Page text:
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Author Topic: Is it possible to monitor the outside of an aircraft, and detect if it will break beforehand?  (Read 1265 times)

Offline thedoc

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Paul asked the Naked Scientists:
   Is it possible to monitor the "skin" of an aircraft while it is in the air to monitor possible stress problems?



What do you think?
« Last Edit: 17/07/2015 02:50:01 by _system »


 

Offline alancalverd

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Not practically.

Skin failure from fatigue (chronic stress and strain cycles) begins with very fine cracks that can appear almost anywhere, so you would have to monitor the entire surface, either from the inside (which would compromise thermal insulation) or outside (which would destroy the aerodynamic finish). If you know where the maximum stress or fatigue is likely to occur, you should be able to design a fix rather than allow it to happen. In practice you compromise by checking critical points on the ground, and assigning a service life to critical components or the entire airframe.

Failure by acute stress cannot be predicted by monitoring. At some point outside the design flight envelope, you can almost certainly break an aeroplane by flying it wrong. 

Depressingly, the most likely time for an aircraft to fail in flight is within a few hours after routine maintenance.
 

Offline syhprum

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I don't know to what extent it applies to aircraft but there is an old adage "if it ain't broke don't fix it"
 

Offline alancalverd

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It's a difficult line to draw.

Every so often we hear of aircraft disintegrating or succumbing to gravity because some tiny widget was corroded or worn below tolerance, but it seems that fatal mistakes made during routine maintenance or minor repairs, outnumber such failures. On the other hand if we didn't undertake routine maintenance and minor repairs, the balance would certainly tip the other way.

So obviously we need to tighten up on maintenance training and quality control, and component documentation. But that can get insane: I wanted to replace the corroded headset jacks in a light aircraft. No problem, new jacks look pretty much like the ones on a guitar amplifier, cost around 5 each, and take 10 minutes to solder in. but if I fit them myself it will invalidate the aircraft insurance because it is nominally a plane that can carry farepaying passengers (even though I don't) so the jacks have to be fitted by a licensed engineer. But he can't fit any part that is not certified, and the certificate takes weeks to arrive and costs 50 per unit because it is issued, stamped, filed and forgotten, by a government-controlled process.....so I squirted a bit of switch cleaning fluid into the jacks because that counts as aircrew-permitted minor maintenance and we struggled on with crappy radio reception for another year.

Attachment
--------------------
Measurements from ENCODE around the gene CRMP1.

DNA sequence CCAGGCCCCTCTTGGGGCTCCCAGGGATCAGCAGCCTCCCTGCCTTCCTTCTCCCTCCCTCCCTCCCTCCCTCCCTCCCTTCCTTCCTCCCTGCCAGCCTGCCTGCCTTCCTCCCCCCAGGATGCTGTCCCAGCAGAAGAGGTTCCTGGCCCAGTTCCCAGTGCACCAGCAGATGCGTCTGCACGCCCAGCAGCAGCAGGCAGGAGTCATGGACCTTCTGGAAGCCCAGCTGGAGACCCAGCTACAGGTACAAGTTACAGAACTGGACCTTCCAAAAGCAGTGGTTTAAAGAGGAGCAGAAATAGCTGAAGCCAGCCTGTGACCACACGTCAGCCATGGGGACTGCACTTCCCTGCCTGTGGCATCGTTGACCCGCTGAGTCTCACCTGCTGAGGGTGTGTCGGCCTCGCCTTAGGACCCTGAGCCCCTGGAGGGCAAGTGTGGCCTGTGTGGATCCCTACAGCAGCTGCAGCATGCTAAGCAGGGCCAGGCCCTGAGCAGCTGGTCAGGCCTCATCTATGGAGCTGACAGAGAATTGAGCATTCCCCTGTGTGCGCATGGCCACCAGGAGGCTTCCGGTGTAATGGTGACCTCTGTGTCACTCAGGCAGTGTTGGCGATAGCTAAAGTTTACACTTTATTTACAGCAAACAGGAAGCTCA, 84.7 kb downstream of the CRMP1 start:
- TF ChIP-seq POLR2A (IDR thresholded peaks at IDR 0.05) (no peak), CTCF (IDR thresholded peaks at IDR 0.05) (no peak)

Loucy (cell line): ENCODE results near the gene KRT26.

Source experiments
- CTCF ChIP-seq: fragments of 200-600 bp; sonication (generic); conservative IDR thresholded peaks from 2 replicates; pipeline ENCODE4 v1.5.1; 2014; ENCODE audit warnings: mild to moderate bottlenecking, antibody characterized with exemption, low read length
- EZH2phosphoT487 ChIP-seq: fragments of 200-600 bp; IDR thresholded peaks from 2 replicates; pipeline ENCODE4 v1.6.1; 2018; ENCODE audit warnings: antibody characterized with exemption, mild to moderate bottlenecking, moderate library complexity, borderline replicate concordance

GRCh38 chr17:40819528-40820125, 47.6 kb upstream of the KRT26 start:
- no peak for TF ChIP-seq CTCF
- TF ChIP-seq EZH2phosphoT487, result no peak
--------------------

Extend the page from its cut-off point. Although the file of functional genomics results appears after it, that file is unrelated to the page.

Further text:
If you operate an aircraft on a public transport basis, which includes light planes for daily rental, you have to take it offline for certain faults. Now a failed landing light bulb really doesn't matter if you want to use the plane for an hour's daylight training flight, so if you find the light doesn't work during your morning preflight inspection, you remember it but don't log the fault because that would take the plane offline immediately. And then you forget, and hand the plane over with "no faults" to the next pilot, and darkness falls.....

The word "just", as in "I was just going to...",  "I was just testing the....", "It's probably just a bit of dirt..." is a killer. 
 

Offline evan_au

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There have been attempts to monitor mechanical stress in live structures by passing an optical fiber through the material (or by attaching it to the surface of the material).

The fiber has tiny indents which reflect some of the laser light, allowing short laser pulses to accurately measure the mechanical stress at every point along the fiber, in real time. This could be useful for bridges, which you can't easily take apart for periodic maintenance.

It could be used for the structural beams of an aircraft (assuming you can get it to work in the extreme vibration of a flying aircraft). However, it would not be so useful for panels on the skin of an aircraft; you would need to attach the fiber after you had assembled all the panels, and you would need to detach the fiber before you could remove a suspect panel.
 

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